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Monday, July 30, 2007

(Black) Manta Week, Part 1: Aquaman #35

sgHello everyone, and welcome to Part One of (Black) Manta Week! I figured if the Discovery Channel can rack up boffo ratings with their annual "Shark Week"(starting yesterday), I could--nay, should--do a week devoted to Aquaman's #1 foe, Black Manta!

Even though the Ocean Master is Arthur's brother and is usually the catalyst for most of the life-changing Aquaman stories, it's Black Manta, thanks to his appearance(and unforgettable voice)on Challenge of the Super-Friends, who is the only Aquaman villain known to the rest of the non-comics-reading world. Plus, of course, he dealt Aquaman a blow no other villain has ever dared, in a tale we'll talk about at the end of the week.

But for today I thought it only makes sense to start here, with Aquaman #35, the Oct. 1967 issue, where Manta first appeared, in a tale called "Between Two Dooms!" by Bob Haney and Nick Cardy.

It opens with a strange craft attacking Atlantis, and after an ad on page two(weird), we find our AquaFamily--Aquaman, Mera, Aqualad, and Arthur jr.--watching the prodceedings. Mera exclaims "No, darling, you're not going out there alone!" to which our hero replies "Easy, sweetheart--who's the guardian of Atlantis? You're looking at him...the guy you married--me!" Aquaman, Mack Daddy.

Aquaman reaches the ship, and finds himself stuck to it! He then realizes it was a decoy to get him away from Atlantis! We then get our first shot of Manta, who boasts:"The fool...he was lured so easily...he disappoints me!"

Manta attaches some sort of doohickey(courtesy LexCorp, no doubt) to Atlantis' dome, pumping a chemical into the city that turned the sea water inside deadly, so Vulko orders the water to be flushed out. While they try to figure out what to do next, each Atlantean is given a shot of Project X, a serum Vulko developed that allows Atlanteans to breathe air(!!). Bob Haney never met a deus ex machina he didn't like.

Black Manta runs into Mera, and kidnaps Arthur jr.(man, even in his first appearance, Manta was gunning for the kid). While Aquaman decides to surrender himself to Manta, in order to save his son, Ocean Master arrives! Great Neptune! Can this day get any friggin' worse?

Ocean Master is furious that it is Black Manta that has bested Aquaman, so as Arthur jr. is released, he kidnaps the little tyke! Manta thinks that he is someone trying to save the kid, so he attacks Ocean Master! Aquaman then breaks free of Manta's cage, and chases after him. Manta spears him once with his spear-gun, and is about to fire again when Orm tackles him, saving Aquaman's life!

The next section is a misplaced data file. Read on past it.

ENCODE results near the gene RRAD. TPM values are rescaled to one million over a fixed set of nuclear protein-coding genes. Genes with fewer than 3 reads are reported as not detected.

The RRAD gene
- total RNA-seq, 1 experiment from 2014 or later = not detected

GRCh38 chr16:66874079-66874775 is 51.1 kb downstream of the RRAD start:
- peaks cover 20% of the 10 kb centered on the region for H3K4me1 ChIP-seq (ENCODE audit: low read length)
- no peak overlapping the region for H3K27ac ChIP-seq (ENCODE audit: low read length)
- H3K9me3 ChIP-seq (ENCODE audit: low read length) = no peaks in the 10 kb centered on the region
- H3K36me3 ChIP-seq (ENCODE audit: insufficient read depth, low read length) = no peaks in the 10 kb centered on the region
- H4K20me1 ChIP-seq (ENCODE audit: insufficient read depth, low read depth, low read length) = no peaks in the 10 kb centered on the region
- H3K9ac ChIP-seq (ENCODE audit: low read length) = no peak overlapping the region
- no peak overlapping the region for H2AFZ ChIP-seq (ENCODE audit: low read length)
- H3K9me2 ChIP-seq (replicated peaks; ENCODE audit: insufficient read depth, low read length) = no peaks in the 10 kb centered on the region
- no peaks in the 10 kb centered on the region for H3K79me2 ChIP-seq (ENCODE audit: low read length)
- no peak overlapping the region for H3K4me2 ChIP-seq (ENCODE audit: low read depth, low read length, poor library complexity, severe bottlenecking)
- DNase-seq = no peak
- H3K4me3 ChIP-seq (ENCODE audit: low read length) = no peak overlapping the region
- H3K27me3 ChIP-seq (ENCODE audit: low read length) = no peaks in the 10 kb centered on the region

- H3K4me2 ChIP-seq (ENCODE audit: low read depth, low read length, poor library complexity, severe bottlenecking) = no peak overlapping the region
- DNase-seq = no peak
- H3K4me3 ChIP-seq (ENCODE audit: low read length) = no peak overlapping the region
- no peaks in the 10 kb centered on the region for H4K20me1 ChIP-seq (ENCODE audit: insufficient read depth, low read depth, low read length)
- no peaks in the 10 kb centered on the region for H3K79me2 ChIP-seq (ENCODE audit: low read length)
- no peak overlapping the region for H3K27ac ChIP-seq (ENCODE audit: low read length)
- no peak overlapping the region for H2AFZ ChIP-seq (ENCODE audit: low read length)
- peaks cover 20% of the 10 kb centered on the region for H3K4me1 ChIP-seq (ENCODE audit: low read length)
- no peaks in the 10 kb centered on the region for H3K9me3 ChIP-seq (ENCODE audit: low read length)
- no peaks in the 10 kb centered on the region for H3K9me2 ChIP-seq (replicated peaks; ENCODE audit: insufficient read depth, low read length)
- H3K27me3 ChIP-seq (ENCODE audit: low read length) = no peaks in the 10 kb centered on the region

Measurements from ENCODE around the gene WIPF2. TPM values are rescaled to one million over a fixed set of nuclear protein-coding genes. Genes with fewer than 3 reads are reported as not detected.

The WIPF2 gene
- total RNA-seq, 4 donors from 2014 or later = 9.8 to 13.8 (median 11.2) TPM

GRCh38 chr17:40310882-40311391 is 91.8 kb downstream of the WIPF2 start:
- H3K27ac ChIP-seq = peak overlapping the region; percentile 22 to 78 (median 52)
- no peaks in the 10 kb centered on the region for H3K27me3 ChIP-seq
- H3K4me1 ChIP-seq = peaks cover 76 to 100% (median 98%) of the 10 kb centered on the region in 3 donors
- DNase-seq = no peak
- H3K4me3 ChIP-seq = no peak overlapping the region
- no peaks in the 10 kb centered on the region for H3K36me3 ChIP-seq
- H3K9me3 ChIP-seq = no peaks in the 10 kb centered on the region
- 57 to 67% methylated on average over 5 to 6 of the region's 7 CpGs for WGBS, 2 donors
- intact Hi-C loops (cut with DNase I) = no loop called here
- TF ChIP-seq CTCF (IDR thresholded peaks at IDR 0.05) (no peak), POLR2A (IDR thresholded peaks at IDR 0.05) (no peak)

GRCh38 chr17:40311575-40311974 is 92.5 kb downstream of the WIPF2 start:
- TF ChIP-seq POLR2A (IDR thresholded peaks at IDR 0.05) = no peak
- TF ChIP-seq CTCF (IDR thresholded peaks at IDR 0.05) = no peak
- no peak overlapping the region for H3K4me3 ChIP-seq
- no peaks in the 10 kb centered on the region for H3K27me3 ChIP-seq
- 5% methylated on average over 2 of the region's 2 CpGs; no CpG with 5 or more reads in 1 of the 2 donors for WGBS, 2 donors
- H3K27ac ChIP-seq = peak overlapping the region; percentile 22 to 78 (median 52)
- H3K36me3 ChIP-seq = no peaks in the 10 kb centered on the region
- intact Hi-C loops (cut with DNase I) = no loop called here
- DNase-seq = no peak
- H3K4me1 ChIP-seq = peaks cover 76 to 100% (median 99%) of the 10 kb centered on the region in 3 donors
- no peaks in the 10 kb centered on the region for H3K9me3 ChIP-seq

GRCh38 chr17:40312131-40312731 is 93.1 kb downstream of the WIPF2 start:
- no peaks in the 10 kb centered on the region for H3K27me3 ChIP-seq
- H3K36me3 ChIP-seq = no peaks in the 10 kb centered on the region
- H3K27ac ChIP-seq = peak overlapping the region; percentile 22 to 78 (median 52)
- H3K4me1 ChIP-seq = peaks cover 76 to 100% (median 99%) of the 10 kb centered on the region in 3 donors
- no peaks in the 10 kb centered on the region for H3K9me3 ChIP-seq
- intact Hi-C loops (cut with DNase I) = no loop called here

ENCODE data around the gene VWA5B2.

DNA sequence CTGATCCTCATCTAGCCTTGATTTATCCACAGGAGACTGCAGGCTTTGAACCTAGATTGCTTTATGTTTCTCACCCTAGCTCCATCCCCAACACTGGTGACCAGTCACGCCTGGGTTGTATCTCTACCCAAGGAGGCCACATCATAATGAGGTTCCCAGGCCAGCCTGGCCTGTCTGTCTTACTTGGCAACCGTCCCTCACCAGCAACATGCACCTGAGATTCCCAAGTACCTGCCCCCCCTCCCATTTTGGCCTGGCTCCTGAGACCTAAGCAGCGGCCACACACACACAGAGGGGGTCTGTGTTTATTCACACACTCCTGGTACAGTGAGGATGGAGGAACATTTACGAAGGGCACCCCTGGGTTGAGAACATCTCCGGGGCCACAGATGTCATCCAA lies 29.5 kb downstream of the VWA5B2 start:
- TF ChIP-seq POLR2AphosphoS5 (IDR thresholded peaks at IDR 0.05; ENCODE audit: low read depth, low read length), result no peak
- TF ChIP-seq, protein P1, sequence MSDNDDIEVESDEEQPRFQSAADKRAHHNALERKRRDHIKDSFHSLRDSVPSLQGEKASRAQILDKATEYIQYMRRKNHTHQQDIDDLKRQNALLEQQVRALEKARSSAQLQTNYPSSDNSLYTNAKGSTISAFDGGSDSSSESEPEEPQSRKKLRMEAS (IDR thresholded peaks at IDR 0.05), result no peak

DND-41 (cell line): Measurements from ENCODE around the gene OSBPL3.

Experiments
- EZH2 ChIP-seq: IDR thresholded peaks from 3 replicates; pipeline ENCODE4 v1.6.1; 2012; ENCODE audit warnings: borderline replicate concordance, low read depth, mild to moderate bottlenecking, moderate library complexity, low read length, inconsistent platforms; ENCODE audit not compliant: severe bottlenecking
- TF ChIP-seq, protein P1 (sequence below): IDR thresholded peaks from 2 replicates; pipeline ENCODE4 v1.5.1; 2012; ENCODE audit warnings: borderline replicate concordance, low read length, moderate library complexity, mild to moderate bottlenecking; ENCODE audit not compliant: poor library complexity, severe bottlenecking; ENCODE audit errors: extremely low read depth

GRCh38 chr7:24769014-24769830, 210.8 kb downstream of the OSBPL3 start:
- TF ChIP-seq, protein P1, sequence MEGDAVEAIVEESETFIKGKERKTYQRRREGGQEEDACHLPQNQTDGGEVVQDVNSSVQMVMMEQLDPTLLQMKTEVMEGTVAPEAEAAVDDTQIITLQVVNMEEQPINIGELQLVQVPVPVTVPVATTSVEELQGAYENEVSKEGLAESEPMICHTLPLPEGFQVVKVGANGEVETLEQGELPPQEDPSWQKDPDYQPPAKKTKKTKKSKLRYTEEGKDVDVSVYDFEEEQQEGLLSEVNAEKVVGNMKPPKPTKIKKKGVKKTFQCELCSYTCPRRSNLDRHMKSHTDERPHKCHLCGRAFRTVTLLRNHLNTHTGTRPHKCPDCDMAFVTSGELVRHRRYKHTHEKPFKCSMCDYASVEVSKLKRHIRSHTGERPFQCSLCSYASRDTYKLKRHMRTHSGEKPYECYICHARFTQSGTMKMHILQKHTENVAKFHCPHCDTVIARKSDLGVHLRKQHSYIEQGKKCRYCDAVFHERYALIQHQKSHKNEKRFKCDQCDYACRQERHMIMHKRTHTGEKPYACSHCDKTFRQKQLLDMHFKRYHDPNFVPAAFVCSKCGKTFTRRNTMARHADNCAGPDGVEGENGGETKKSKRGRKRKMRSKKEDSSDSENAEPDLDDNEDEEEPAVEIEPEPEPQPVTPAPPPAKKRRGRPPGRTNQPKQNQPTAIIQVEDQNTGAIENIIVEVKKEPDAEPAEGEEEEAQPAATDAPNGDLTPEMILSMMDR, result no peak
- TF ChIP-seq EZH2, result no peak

As Aquaman lay unconcious, Orm finds Arthur jr. and delivers him to Aquaman, swimming of just as he wakes up. Mera wonders if it was a miracle that saved their child, but Aquaman tells her "A miracle? Perhaps--or maybe just a certain undersea menace finding he has something else in his heart besides hatred and a lust for power!" The end.

As a debut story, this issue is a pretty weak introduction to
Black Manta. Not only is Manta called "my old enemy" by Aquaman, even though we've never seen him before, but he is dispatched rather easily by another bad guy! The humiliation.

But I think comics writers back then, and Bob Haney especially, were so plot-driven that they didn't put a lot--or maybe any--of thought into long-term plans for characters. Haney probably didn't want to write an origin story for Manta, so, bang! He's Aquaman's old enemy who we just happened not to have seen before. Let's get on with it.

The fact that the story is more about Ocean Master suggests to me that DC didn't know what they had, in terms of a classic Aquaman villain. Much like the Joker, I think it wasn't until after the character had been introduced and then thrown away that they realized he could be brought back, again and again...

I assume it was Nick Cardy who designed Manta, and it was his unusual(to say the least!) look that I think helped keep him in reader's minds. Never seeing an inch of skin on this guy makes him seem more mysterious, his face never betraying a single emotion. It's a weird, yet classic design, one that has essentially lasted unchanged forty years later.

Tomorrow: some Black Manta merchandise!


Anonymous said...

Yeah, a Black Manta week is a great idea! I'll be sure to tune in!

Rick L. Phillips said...

Also, back in the 1960's DC was still thinking of comic books as just for the kids. They didn't seem to know that older kids and adults read the books and would want to know of other battles that Aquaman had with Black Manta.

chunky B said...

This should be a great week, I can't wait to see all the Black Manta goodies!

Plaidstallions said...

I was often the Black Manta is pool Aquaman games as a kid. My favourite villain for sure.

Anonymous said...

Black Manta has one of the most original designs in comics. That alone makes him cool. Add the black suit, scuba tank. laser eyes, and SF voice and you got a guy who makes mos tof Superman's rogues look like chumps.

Can't wait for more Manta!


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Dixon said...

Black Manta Week? I love it. Bravo, Rob!

Scurvy said...

Huzzah for Black Manta week!!